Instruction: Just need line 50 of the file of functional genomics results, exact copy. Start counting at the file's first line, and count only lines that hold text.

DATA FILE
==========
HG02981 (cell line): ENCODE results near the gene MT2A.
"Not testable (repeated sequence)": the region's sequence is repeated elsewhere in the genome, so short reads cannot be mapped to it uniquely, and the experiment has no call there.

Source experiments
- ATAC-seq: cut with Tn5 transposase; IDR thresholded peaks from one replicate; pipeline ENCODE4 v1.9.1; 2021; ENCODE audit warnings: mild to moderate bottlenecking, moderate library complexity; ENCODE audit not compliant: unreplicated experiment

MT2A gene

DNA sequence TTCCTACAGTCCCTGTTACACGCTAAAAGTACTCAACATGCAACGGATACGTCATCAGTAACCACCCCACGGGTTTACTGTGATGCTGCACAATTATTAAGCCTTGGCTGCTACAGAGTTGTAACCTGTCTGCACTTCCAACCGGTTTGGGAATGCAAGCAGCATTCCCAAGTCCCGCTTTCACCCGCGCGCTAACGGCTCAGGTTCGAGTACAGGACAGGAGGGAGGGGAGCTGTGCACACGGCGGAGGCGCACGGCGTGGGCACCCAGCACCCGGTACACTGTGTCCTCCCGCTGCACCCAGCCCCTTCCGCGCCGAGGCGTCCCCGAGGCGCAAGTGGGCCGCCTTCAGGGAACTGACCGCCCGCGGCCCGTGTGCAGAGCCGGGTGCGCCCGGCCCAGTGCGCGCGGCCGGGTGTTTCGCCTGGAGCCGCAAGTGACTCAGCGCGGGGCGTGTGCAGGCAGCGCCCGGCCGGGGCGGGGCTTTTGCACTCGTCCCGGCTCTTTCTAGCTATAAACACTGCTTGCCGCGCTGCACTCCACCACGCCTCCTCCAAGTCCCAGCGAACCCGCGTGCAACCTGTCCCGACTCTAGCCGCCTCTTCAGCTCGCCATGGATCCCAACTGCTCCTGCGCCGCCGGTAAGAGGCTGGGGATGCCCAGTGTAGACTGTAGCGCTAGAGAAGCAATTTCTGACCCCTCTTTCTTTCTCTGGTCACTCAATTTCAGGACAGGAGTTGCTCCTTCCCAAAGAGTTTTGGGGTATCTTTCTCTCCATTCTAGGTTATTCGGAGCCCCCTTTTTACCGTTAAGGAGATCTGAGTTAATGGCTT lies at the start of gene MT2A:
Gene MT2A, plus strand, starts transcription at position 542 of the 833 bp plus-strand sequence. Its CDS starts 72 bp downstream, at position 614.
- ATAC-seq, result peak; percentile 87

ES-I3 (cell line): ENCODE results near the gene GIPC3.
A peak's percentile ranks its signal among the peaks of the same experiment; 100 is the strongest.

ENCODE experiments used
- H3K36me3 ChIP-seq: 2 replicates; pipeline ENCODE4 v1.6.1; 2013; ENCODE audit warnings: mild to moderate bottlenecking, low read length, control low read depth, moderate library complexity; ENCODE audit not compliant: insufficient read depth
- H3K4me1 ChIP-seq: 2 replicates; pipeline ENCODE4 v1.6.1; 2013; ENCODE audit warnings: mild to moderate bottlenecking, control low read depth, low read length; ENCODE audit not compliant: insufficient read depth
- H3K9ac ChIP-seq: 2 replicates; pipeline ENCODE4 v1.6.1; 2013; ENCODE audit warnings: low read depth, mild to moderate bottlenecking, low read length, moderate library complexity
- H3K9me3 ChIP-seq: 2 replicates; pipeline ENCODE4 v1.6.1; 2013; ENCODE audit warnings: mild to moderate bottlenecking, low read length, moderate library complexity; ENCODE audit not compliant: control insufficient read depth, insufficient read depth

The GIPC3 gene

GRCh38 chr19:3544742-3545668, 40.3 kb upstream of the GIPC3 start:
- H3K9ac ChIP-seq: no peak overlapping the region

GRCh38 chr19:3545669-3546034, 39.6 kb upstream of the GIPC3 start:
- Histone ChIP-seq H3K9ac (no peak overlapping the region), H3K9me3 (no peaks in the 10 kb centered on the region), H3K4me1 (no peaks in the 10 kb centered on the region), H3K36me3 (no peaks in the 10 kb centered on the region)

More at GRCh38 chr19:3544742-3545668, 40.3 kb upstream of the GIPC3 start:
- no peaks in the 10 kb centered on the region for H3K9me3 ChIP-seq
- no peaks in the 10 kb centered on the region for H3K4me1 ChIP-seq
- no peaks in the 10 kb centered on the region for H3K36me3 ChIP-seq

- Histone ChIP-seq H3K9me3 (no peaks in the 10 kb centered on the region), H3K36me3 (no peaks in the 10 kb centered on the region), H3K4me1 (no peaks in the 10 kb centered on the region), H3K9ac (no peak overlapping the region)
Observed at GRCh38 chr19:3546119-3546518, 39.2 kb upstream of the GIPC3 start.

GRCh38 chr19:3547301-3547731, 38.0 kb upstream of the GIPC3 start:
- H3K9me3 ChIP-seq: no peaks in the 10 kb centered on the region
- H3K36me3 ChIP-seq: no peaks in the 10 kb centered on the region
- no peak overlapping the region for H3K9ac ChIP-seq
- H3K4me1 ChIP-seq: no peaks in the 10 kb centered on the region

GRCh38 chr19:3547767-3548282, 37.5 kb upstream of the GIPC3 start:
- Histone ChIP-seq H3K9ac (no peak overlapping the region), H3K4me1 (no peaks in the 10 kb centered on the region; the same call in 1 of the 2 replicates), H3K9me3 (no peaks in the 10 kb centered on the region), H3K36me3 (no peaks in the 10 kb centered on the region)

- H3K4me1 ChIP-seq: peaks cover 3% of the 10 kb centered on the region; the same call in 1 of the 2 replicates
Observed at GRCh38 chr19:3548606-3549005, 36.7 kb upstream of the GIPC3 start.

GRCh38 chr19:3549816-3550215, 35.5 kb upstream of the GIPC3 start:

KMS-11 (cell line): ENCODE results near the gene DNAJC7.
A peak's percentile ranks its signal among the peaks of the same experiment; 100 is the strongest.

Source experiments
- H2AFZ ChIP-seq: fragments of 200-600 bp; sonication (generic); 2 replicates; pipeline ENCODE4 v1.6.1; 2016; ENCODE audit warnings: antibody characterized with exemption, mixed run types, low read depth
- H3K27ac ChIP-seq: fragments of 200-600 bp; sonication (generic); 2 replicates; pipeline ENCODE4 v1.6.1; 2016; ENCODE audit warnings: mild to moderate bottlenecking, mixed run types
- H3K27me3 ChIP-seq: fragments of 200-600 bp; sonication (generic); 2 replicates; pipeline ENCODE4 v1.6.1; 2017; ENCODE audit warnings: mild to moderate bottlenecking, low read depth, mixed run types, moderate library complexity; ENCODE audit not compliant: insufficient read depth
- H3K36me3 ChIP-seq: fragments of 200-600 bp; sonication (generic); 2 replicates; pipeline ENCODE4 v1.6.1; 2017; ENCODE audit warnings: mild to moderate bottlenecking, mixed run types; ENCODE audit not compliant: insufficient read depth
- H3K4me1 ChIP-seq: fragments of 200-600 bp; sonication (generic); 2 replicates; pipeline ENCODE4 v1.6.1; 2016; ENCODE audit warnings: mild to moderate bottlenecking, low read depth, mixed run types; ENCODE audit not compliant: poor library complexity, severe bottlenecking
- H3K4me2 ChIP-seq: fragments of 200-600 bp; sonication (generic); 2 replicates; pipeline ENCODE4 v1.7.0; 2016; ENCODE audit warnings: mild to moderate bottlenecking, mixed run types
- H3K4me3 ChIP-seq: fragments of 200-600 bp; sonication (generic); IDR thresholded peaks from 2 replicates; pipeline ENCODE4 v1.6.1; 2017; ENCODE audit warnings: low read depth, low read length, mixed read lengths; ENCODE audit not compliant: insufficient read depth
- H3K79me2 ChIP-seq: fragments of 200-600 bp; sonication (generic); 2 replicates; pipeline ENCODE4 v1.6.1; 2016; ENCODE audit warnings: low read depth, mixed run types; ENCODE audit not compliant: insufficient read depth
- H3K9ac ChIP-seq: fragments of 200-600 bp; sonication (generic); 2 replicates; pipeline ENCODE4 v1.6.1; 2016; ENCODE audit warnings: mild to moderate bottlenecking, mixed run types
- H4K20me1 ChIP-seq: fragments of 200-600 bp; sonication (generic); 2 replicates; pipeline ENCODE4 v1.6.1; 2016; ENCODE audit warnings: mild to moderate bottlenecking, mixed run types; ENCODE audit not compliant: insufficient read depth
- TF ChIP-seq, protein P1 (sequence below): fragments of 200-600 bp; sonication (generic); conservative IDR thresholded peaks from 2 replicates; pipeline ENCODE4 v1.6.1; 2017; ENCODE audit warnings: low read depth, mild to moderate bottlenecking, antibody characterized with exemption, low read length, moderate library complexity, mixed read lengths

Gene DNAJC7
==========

- TF ChIP-seq, protein P1 (sequence below): fragments of 200-600 bp; sonication (generic); conservative IDR thresholded peaks from 2 replicates; pipeline ENCODE4 v1.6.1; 2017; ENCODE audit warnings: low read depth, mild to moderate bottlenecking, antibody characterized with exemption, low read length, moderate library complexity, mixed read lengths